Movies that horrified audiences, enraged critics, and lost tons of money — but just might stand the test of time.
Budget: $10 million
Box Office: $8,525,600
"My advice? Wear gloves, a surgical mask, and get the proper inoculations before entering the theater. It's the first sexually transmitted comedy of the year." — Elias Savada, Film Threat
Thanks largely to a lackluster promotion campaign, MacGruber is destined to end up in the two-dollar DVD bin at Walmart. However, the same audience that dug flicks like Pineapple Express will discover — and dig — MacGruber.
7. Cop Out
Budget: $30 million
Box Office: $44,875,481
"Whether or not it's a huge hit in its theatrical release, Cop Out will definitely become the kind of movie that will make you drop the remote when it starts popping up on cable." — Alonso Duralde, Queer Sighted
Cop Out, Kevin Smith's homage to 1980s buddy-cop films, seems likely to die a slow death on late-night TNT, sharing the fate of the films that inspired it. However, movies like The Last Boy Scout and Cobra were once flops but are now considered basic-cable classics by a generation raised on bad puns and unnecessary explosions. It is fair to suggest that Cop Out may be revered by the same generation.
Budget: $30 million
Box Office: $17,010,170
"Shocking, hilarious, and creepy, one of the better horror films of the last decade." — Bob Grimm, Reno News and Review
Splice is a rare creature indeed — a horror movie that's as invested in ethical questions as it is cheap scares. This may not have helped it at the box office, but it might intrigue future Netflix streamers looking for some intellect in their horror films.
5. Jonah Hex
Budget: $47 million
Box Office: $10,547,117
"The Western, with its code of short tempers and cheap life, sprang from the Civil War, but few Westerns connect the dots to demonstrate how the war must have created hollow nihilists the way Jonah Hex does." — Kyle Smith, New York Post
At seventy-five minutes, this film gives viewers just the right amount of idiocy to warrant guilty pleasure. The flops that become cult classics aren't long and boring like The American or The Tourist, they're short and stupid like Jonah Hex.
Budget: $20 million
Box Office: $30,101,577
"Takes an idea that also happens to be a MESSAGE, in a genre that has been sucked dry, and still makes something watchable. It's not the most brilliant vampire movie ever made, but it's the best one of 2010." — Karina Montgomery, Cinerina
The trailer is unique and ambitious enough to inspire a viewing of the film. But a vampire-hunting Willem Dafoe wielding a crossbow is what it takes to inspire a following.
3. Piranha 3D
Budget: $24 million
Box Office: $25,003,155
"A bloody entertaining blast of a flesh-eating fish-out-of-water story." — Michael Rechtshaffen, Hollywood Reporter
The recent era of 3D film sucks. It’s gimmicky, hackneyed, usually unimpressive, and rarely makes up for a predictable story. Piranha 3D is the perfect remedy for jaded audiences exhausted from the "avatarded" films that are usually given 3D treatment — it offers glorious B-movie delights to all willing to embrace its stupidity. Unfortunately, that demographic is often unwilling to embrace the stupidity of paying sixteen dollars for 3D movie ticket. At the end of the day, however, any film this self-referentially over-the-top, with this much cheesy gore, has a solid chance at cult success.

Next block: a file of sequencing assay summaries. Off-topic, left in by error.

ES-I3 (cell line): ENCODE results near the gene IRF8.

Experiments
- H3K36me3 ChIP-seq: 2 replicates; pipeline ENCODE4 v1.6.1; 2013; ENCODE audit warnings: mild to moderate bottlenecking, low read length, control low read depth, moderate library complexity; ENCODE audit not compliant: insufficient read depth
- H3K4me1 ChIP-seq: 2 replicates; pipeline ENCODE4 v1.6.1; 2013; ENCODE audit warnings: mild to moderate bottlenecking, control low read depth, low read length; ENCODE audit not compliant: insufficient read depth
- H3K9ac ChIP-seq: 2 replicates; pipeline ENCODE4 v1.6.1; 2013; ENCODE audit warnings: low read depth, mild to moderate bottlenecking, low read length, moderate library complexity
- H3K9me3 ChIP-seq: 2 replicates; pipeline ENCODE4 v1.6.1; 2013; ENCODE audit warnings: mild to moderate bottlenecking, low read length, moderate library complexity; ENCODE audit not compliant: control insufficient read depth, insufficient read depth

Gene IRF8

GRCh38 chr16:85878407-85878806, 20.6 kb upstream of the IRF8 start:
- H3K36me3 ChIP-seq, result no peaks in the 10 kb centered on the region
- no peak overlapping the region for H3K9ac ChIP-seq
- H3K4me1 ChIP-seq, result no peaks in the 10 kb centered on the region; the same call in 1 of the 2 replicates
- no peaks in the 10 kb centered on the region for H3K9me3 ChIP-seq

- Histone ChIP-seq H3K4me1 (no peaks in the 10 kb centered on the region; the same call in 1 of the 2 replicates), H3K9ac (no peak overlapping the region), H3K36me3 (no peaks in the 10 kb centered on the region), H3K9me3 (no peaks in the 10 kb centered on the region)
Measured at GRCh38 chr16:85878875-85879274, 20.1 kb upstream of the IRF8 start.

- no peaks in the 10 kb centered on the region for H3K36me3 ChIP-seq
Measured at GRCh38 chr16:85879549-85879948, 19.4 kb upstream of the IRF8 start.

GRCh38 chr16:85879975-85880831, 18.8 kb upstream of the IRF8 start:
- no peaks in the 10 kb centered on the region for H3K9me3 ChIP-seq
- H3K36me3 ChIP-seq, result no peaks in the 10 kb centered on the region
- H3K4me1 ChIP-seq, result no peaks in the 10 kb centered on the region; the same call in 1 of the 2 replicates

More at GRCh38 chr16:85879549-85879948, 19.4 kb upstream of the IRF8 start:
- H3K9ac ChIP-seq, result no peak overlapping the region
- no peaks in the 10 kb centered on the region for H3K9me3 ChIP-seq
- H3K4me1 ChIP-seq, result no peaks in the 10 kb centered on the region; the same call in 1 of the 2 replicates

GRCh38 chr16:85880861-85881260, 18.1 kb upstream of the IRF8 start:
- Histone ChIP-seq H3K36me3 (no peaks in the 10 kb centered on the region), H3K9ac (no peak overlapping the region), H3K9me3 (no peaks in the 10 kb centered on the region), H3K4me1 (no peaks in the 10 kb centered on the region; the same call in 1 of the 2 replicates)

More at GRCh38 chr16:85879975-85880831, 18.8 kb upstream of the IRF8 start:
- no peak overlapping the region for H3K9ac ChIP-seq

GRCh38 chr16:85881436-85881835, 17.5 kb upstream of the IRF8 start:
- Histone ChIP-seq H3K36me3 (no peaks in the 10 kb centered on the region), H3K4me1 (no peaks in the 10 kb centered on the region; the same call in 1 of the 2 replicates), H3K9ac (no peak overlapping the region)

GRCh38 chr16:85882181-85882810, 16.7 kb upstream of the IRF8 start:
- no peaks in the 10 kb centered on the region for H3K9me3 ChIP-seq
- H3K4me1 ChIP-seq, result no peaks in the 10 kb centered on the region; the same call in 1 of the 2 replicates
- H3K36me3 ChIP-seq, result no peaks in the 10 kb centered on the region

Budget: $55 million
Box Office: $38,707,062
"Oh God, it's terrible … but God, it's wonderful." — Jane Crowther, Total Film
Yes, a film about burlesque dancers rated PG-13 is nonsensical. Yes, any movie featuring Cher is destined to destroy an erection or two. Yes, Christina Aguilera is, well… Christina Aguilera. But tragedy plus time equals comedy, and in a few years Burlesque may develop a strong, surely hammered following of fans who can recognize the film's camp and unintentional humor. Critics and audiences alike mocked Showgirls in the ‘90s for it's jaw-dropping sexism and misguided take on feminism, and today the film is a midnight classic. With time Burlesque may follow.
1. Scott Pilgrim vs. the World
Budget: $60 million
Box Office: $31,524,275
"I bet ten years from now this will be the norm. For now, it's almost revolutionary." — Eric D. Snider, Film.com
Scott Pilgrim seemed tailor-made for an audience that no longer pays to see movies. The pop-culture obsessed children of the ‘80s and ‘90s that the film celebrates are also the generation most likely to illegally download their cinema experiences. Scott Pilgrim's target audience might have caused the film's disastrous box-office results — but they will undoubtedly love the film when they find a torrent of it.
These kids already write irritatingly verbose comments on Rotten Tomatoes and IMDB littered with platitude and hyperbole — with Scott Pilgrim they will have a film that deserving of: "the greatest movie ever". The film's word-of-mouth is highly positive New York cinemas are already hosting packed midnight showings — as they will for years to come.